Levon Vincent, hailing from New York, and label owner of the astonishing Novel Sound label pops up on the third instalment of Dekmantel’s 10 year Anniversary series and delivers an absolute House classic. Elegant is not a word normally associated with House music but this really is. Simple, beautiful, stunning.
Chaos in the CBD, two brothers from Auckland, New Zealand, now based in London, have been building a steady arsenal of catalogue over the past couple of years. Renowned for the attention to detail and quality of their productions they more than deliver with False Awakenings. A tribal, percussive, roller with melodies that float and twist. Strings that glide. A sound that never tires. I can stay with this groove all night long..
Doc Daneeka, a name taken from Catch-22, is a Welsh producer whose work has already appeared on NMBRS and 50 Weapons. Here he debuts a belter of a release on his own Ten Thousand Yen imprint. Reminiscent of Harvey at his peak, this is a dirty, tribal, head-nodder. A guaranteed party anthem and a brilliant way to launch your own label..
Re-pressed / re-issued and back in the shops The Buzz by Pacific Beach is essentially a re-edit of Maynard Ferguson’s The Fly. Albeit fused with and driven by a Moodyman style bassline and the addition of multiple layers of percussion. With original copies changing hands for upwards of $100 this is a timely repress.
The Posse, not to be confused with Da Posse, hail from Sydney and this their debut release on Australia’s Ken Oath records is finely crafted Acid House in a very traditional style. Rolling 303 basslines, subtle strings and gliding keys. It segues perfectly into the “Rocksteady Disco” of Peter Croce. One of the new breed of producer / DJ’s, alongside Blair French, Todd Modes, Ali Berger and others that are emerging from the birthplace of Techno, Detroit. Revival is classic House. A preacher discussing the state of affairs in today’s USA, back-dropped by a driving drums, Kerry Chandler style key stabs and a pulsating 3 note bassline. What else could you possibly want?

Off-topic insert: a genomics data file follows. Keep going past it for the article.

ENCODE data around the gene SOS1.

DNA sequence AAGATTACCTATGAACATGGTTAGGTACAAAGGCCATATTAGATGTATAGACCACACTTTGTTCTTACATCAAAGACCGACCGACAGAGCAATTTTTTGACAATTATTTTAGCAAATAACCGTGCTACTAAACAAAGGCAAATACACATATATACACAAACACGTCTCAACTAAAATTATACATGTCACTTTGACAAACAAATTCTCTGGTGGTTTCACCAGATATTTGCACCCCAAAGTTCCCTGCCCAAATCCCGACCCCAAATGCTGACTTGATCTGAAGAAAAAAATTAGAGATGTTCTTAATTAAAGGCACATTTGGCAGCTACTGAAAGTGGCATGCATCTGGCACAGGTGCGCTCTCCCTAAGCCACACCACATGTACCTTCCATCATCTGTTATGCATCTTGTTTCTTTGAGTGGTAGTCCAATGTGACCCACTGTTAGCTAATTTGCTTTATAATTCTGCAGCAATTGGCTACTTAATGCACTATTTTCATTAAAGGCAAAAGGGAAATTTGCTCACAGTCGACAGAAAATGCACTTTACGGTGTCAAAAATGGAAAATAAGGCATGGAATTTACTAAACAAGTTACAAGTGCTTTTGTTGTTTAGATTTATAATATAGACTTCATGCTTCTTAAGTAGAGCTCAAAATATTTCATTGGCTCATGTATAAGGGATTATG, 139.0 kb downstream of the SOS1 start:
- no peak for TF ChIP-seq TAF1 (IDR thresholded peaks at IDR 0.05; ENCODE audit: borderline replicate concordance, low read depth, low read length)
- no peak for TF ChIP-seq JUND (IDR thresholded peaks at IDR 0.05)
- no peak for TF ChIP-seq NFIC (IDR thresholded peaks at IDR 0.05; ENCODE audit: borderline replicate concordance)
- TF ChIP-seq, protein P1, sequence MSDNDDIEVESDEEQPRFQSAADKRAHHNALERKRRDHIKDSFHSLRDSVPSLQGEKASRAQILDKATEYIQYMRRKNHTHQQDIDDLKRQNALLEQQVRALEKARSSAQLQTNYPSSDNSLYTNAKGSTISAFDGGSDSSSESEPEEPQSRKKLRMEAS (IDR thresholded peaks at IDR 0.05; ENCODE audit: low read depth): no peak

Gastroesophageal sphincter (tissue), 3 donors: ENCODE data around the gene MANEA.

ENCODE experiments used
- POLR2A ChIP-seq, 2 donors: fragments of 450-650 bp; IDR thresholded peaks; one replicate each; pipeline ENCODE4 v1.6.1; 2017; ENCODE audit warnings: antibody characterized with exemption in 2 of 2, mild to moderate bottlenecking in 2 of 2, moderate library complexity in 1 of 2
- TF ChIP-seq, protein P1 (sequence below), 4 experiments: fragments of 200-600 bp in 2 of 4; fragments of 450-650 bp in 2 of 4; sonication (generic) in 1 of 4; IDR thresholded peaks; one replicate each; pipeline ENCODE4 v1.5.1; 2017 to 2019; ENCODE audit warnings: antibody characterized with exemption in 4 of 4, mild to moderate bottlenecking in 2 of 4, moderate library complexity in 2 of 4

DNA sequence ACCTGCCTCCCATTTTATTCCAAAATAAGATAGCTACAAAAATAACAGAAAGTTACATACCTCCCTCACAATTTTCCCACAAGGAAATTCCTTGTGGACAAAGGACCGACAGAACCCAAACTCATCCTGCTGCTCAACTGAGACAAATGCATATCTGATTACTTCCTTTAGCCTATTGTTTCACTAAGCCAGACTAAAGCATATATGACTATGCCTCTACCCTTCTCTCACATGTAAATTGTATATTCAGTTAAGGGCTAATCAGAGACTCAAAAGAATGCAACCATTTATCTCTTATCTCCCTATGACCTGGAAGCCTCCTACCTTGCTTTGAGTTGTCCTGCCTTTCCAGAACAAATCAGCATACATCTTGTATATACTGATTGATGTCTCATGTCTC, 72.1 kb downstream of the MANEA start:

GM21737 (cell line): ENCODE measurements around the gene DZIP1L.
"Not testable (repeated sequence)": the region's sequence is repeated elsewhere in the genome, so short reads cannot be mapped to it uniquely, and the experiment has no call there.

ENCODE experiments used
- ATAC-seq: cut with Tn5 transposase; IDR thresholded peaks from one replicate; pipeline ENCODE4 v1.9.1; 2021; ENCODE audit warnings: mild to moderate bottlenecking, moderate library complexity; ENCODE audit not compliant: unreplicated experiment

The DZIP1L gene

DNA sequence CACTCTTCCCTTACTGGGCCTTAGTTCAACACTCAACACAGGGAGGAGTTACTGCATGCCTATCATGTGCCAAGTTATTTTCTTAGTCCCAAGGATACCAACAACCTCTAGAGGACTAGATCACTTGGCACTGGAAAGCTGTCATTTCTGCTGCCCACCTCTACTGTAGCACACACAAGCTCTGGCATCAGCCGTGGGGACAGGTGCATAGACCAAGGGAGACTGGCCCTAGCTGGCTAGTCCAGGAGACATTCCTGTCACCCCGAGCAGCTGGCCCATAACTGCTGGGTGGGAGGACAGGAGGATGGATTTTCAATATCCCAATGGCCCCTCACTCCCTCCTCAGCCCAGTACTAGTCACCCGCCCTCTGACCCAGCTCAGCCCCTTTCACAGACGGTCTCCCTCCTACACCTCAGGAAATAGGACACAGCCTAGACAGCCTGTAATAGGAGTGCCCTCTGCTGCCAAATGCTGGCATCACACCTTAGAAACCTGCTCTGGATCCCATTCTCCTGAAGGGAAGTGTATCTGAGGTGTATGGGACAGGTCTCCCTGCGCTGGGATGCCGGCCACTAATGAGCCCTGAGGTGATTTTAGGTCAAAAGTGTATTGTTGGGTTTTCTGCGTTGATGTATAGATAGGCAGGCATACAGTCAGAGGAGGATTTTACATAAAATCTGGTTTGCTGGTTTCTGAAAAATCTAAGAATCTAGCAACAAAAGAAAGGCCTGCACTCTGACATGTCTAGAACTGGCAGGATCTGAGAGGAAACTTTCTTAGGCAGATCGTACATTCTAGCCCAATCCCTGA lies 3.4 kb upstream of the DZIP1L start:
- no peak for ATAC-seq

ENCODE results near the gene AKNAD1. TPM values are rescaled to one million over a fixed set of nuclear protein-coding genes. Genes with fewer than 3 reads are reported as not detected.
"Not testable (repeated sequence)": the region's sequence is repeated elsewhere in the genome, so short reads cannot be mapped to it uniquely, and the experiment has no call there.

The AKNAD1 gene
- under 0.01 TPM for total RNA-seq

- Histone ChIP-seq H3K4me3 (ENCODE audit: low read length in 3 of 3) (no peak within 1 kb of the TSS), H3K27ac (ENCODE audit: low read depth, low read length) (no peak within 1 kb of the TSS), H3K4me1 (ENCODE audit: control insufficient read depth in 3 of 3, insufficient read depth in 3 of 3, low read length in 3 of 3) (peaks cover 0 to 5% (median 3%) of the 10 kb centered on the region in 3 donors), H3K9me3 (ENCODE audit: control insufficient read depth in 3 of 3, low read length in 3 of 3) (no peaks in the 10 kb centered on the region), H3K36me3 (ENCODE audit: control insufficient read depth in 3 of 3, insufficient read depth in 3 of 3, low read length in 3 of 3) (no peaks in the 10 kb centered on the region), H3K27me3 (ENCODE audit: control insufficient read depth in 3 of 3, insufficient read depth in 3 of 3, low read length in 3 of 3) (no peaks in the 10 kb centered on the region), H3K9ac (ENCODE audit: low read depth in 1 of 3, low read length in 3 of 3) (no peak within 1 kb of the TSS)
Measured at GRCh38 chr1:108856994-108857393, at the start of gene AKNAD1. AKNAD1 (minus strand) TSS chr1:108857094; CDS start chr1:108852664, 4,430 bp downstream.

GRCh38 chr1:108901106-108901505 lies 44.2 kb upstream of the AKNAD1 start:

Well you might want to take in one of the masters of Acid House. Blake Baxter has been there since day dot. Alongside Juan and Derrick he’s responsible for turning my head as a youth growing up in the suburbs. With Tyree on production duties this is a timely re-issue and remix of the original Let It Go, which first appeared on Dance Mania 21 years ago. Minimal, distorted, it’s everything Acid House should be.
I don’t know too much about Violet Poison who deliver another grimy and gritty Acid Houser for DJ Nephils Gravitational Waves imprint. But it’s safe to say that this is late night, uncomfortable listening. Turn off the lights, play it loud. Drop out.
Finishing with a lesson in production from DJ Nature. What it Isn’t showcases a producer at his peak. Freak Funk, scattered beats, floating melodies and a producer unafraid to play with his art. Play with his listener. This is a must have EP. A current and future classic.
Ron Trent – Kinky City – Electric Blue
Innershades – Crystal (LA-4A remix) – Club Lonely USA
Gnork – Influx – Magicwire – 0010
Levon Vincent – UK Spring Vibes – Dekmantel
Chaos in the CBD – False Awakening – IDWT Music
Doc Daneeka – Save Me – Ten Thousand Yen
Pacific Beach – The Buzz (Love drop edit) – Disco Deviance
The Posse – Seasons Greetings – Ken Oath Records
Peter Croce – Revival – Rocksteady Disco
Blake Baxter – Let It Go – Chicago Vinyl Records
DJ Nephil – Violet Poison – Gravitational Waves
DJ Nature – What it Isn’t – Future Boogie Recordings